A top Time Warner exec teased investors on Wednesday about a possible remedy to the slump in home entertainment that’s plagued Hollywood in recent years.
Speaking in Gotham at a media conference hosted by Barclays Capital, chief financial officer John Martin said that in coming months TW will be offering specifics about a cloud-based digital library that will allow consumers to manage their movies in cyberspace, part of an industrywide effort called Ultraviolet. But in Time Warner’s case, it will be tethered to its latest acquisition, social network site Flixster. Martin said Flixster, also home to review service Rotten Tomatoes, would serve as a “front end” for a digital offering that will allow consumers to upload existing DVD collections into the cloud, as well as buy or rent new movies. Flixster would also allows consumers to share their libraries and comment on them with their friends. He suggested that the trend of more people renting as opposed to owning could be reversed with cloud-based libraries. “Brighter days are ahead,” he said. Time Warner bought Flixster, with 25 million users a month, for a reported $80 million in early May.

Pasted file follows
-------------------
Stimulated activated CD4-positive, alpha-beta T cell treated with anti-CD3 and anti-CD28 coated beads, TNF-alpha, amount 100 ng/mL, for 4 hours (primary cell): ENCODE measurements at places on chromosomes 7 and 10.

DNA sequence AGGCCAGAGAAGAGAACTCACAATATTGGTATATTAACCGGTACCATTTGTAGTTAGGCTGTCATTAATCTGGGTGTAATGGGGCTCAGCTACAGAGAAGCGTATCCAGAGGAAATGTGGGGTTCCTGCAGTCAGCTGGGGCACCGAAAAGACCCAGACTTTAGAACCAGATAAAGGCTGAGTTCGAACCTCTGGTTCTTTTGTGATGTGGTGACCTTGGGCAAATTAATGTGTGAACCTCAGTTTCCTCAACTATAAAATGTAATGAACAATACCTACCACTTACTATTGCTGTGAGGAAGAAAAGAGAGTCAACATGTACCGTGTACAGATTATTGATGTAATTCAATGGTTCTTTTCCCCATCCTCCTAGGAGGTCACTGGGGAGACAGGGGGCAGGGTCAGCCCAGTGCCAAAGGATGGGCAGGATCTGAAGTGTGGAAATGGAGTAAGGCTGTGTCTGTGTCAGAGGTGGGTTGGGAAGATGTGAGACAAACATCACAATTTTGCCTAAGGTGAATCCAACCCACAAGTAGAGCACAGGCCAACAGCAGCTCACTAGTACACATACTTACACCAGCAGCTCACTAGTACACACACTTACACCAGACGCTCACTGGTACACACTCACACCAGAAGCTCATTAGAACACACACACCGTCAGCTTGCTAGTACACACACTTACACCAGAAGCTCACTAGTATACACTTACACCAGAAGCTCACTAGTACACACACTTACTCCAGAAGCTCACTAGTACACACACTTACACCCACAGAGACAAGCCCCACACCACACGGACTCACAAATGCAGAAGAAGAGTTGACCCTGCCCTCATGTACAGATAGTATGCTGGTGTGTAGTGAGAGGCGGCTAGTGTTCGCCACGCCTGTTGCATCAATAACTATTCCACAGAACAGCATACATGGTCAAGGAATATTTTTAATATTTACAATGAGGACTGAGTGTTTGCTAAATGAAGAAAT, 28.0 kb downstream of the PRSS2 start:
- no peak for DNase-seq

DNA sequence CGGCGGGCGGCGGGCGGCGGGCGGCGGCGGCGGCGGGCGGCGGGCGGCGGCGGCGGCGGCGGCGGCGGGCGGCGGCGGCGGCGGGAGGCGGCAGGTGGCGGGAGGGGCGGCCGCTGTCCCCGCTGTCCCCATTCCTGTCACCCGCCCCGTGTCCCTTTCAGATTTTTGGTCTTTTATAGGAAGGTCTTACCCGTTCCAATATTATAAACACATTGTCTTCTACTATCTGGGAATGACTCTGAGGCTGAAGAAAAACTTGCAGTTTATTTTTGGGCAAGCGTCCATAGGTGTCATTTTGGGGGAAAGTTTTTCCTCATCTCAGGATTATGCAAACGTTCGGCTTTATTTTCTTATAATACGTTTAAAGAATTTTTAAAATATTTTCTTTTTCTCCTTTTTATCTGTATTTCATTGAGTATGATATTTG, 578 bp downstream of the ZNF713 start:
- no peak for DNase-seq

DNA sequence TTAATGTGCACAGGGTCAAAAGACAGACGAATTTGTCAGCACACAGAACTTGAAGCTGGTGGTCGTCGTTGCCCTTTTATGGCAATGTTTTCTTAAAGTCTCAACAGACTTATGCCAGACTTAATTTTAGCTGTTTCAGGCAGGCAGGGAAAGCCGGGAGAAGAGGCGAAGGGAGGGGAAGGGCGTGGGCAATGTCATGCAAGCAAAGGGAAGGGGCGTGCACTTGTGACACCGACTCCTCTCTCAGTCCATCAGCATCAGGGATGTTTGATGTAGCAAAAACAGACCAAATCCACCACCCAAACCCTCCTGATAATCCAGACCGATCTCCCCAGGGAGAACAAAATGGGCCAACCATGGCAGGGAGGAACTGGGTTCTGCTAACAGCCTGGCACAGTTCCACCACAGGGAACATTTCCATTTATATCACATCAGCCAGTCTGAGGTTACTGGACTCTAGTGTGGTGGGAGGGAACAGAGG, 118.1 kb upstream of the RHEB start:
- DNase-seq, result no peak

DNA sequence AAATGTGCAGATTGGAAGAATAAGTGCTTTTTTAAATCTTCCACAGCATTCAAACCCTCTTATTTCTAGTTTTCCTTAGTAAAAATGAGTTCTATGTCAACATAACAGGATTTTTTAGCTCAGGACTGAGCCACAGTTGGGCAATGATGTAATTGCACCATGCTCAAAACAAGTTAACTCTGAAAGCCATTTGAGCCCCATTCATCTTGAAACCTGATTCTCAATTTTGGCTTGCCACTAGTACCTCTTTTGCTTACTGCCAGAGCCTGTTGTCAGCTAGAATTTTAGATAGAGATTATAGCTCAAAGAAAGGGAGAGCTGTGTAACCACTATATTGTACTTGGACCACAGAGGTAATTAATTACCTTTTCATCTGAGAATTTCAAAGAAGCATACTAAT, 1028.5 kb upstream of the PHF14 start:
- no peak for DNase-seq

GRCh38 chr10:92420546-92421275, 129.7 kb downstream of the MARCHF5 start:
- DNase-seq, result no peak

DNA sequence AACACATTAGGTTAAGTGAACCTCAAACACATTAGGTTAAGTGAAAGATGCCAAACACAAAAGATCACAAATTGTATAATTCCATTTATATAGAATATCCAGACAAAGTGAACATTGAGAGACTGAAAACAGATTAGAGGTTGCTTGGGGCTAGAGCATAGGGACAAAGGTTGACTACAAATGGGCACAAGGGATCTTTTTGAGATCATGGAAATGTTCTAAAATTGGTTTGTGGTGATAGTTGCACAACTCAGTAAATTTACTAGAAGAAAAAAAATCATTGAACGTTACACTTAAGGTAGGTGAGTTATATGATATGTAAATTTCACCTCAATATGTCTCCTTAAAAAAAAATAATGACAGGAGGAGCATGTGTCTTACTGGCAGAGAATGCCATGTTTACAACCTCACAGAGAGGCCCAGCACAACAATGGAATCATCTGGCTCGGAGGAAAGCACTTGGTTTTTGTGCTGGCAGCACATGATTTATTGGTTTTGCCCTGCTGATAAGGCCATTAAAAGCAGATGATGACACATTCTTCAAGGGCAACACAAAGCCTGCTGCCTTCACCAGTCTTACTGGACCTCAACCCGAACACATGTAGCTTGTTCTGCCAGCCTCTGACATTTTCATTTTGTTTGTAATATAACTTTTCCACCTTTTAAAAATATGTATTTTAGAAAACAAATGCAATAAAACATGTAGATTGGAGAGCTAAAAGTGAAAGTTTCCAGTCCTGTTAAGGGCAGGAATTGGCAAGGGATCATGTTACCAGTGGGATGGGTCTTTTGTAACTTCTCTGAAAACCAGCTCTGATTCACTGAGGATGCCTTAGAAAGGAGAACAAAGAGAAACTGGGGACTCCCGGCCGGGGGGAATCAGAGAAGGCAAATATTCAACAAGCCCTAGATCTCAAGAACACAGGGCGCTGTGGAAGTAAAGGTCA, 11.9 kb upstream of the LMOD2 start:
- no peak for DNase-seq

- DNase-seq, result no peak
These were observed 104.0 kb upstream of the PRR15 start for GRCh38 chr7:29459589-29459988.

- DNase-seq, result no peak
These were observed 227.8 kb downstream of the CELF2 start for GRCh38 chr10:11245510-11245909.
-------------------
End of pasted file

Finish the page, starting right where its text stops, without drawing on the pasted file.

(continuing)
Martin emphasized that in terms of Time Warner’s studio business, TV production remains strong, with Warner Bros. bringing 27 shows to broadcast TV this coming season, 12 new shows and 15 returning. The only problem with TV production “is the limited shelf space you have. If we could find more shelf space, we would invest more.”
Martin offered very little detail on the prospects for the upcoming upfront advertising sales but said he expected them to be robust for the Turner Broadcasting nets. He did say there has been some ratings softness for Turner’s off-net shows, but the acquisition of “The Big Bang Theory” and the “The Mentalist,” to bow later this year in syndication on TBS and TNT, respectively, should help revive ratings.
When asked about prospects for future growth at Time Warner by Barclays analyst Anthony DiClemente, Martin noted the opportunities for TV outside the U.S., projecting that operating profits from those TW businesses will double to $1 billion over the next four years.